by Douglas Todd, Canwest News Service, April 27, 2009
Vancouver, Canada — Have you noticed more friends and acquaintances quietly suggesting they have become Buddhists? I’m picking up the trend everywhere.
I take Buddhism very seriously as one of the great religions. There are important truths to explore in Buddhism. It is a profound and challenging system of belief.
But right now I just want to remark on how struck I’ve been by the way many North American searchers are making Buddhism their spirituality of choice. It is currently very cool to be a Buddhist.
Buddhism gets good media coverage. The Dalai Lama. Thich Nhat Hanh. Jack Kornfeld. These caring and charismatic men are high profile. Many Hollywood stars are also into Buddhism, spreading the word.
Unlike some of the world’s two billion Christians, Buddhists are not linked in the public’s mind with extremism or war or aggressive proslytizing (even though, believe it or not, there are Buddhist militants).
In contrast, it is definitely not cool now to be Christian, especially in Canada, despite the diversity of the faith.
And it’s still not really socially acceptable to be a follower of Jesus in Canada despite Barack Obama being a liberal Christian.
Even Judaism, Sikhism, Hinduism and in some quarters Islam seem to be more cool these days. Yet nothing seems to touch the popularity of Buddhism as its been adapted to the West. I think many are drawn to a Buddhist-flavoured allure of meditation, inner calm, psychological insight and apparent open-mindedness. I recently interviewed the rock-and-roll/punk singer Bif Naked. A smart woman, Bif has been noticing how young North Americans, as well as the not so young, are drawn today to "exotic" religions, and that typically means from the East.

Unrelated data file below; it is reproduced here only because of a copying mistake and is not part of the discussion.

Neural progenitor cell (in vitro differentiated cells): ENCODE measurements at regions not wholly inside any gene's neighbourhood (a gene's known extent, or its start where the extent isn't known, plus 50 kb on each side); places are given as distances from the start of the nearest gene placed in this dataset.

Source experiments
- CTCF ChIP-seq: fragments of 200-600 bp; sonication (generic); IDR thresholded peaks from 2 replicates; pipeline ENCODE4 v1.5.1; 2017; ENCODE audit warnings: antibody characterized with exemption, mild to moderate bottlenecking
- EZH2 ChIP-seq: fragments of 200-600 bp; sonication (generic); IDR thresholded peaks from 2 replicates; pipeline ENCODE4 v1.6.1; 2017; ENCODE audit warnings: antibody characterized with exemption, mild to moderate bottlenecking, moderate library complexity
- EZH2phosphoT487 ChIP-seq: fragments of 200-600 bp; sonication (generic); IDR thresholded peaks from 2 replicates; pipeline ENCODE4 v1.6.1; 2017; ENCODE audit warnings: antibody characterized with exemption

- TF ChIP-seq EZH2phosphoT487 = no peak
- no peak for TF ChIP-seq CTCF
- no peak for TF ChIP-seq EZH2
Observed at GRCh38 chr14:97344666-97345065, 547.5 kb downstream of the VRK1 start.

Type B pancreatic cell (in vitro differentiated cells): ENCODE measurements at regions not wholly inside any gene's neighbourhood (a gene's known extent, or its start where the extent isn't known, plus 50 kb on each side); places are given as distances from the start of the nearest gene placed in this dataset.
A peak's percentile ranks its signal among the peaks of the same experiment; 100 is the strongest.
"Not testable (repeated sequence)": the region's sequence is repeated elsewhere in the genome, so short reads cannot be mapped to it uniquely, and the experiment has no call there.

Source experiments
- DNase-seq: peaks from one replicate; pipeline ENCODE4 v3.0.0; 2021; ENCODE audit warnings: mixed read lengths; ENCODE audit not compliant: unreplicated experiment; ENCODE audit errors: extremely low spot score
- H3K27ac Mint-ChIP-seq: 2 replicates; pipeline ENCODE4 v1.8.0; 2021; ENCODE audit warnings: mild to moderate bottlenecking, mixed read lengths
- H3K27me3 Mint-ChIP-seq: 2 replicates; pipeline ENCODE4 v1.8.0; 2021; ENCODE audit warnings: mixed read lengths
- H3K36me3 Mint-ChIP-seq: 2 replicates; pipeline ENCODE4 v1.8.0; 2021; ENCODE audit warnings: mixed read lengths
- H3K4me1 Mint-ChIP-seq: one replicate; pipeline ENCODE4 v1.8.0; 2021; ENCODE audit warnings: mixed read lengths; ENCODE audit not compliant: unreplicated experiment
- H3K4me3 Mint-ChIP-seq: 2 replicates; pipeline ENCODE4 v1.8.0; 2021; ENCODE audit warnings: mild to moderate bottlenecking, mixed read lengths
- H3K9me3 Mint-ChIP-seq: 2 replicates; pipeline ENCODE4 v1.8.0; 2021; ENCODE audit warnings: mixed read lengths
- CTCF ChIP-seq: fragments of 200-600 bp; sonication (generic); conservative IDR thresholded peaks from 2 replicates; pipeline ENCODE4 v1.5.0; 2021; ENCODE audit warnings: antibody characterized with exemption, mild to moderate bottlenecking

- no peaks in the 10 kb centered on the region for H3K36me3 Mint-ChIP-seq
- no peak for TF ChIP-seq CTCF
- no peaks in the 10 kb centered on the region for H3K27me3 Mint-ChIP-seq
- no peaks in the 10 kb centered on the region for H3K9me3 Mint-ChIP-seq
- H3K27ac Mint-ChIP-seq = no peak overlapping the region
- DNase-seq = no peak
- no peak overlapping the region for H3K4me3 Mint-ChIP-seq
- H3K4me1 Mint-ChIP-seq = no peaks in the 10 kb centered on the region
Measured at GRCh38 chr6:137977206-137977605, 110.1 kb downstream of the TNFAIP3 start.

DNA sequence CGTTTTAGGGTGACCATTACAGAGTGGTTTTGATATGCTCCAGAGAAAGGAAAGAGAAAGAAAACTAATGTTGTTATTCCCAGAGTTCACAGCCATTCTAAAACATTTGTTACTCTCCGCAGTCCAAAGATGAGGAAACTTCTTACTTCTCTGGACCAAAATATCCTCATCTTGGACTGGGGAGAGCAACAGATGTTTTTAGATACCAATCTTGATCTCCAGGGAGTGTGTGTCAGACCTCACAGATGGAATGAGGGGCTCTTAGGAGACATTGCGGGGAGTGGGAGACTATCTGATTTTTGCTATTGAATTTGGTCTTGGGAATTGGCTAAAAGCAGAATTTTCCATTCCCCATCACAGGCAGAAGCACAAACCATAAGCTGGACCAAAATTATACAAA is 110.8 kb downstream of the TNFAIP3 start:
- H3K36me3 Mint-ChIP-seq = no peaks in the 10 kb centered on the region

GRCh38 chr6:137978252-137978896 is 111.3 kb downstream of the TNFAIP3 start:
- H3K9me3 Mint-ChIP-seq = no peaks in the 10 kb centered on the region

A Vancouver yoga studio owner says, "Everybody’s a Buddhist now." She also knows a few things about Buddhism. But, like me, she wonders how so many people can so casually say they’re Buddhist.
Do they attend a Buddhist temple? Have they studied Buddhism, beyond a few books or articles or taking some meditation classes? What do they think about Buddhist basics, such as the Four Noble Truths? The Eightfold Path? Which stream of Buddhism do they follow?
There are so many different schools of Buddhist thought — and they are incredibly complex, both philosophically and in their spiritual demands. I suspect some new Buddhists don’t know the answers to these questions.
It’s true that followers of many religions don’t really know much about their tradition. And despite raising these concerns, in some ways I celebrate these new Buddhists’ interest in this spiritual path. Maybe they’re at the beginning of something creatively transformative for themselves, and even society.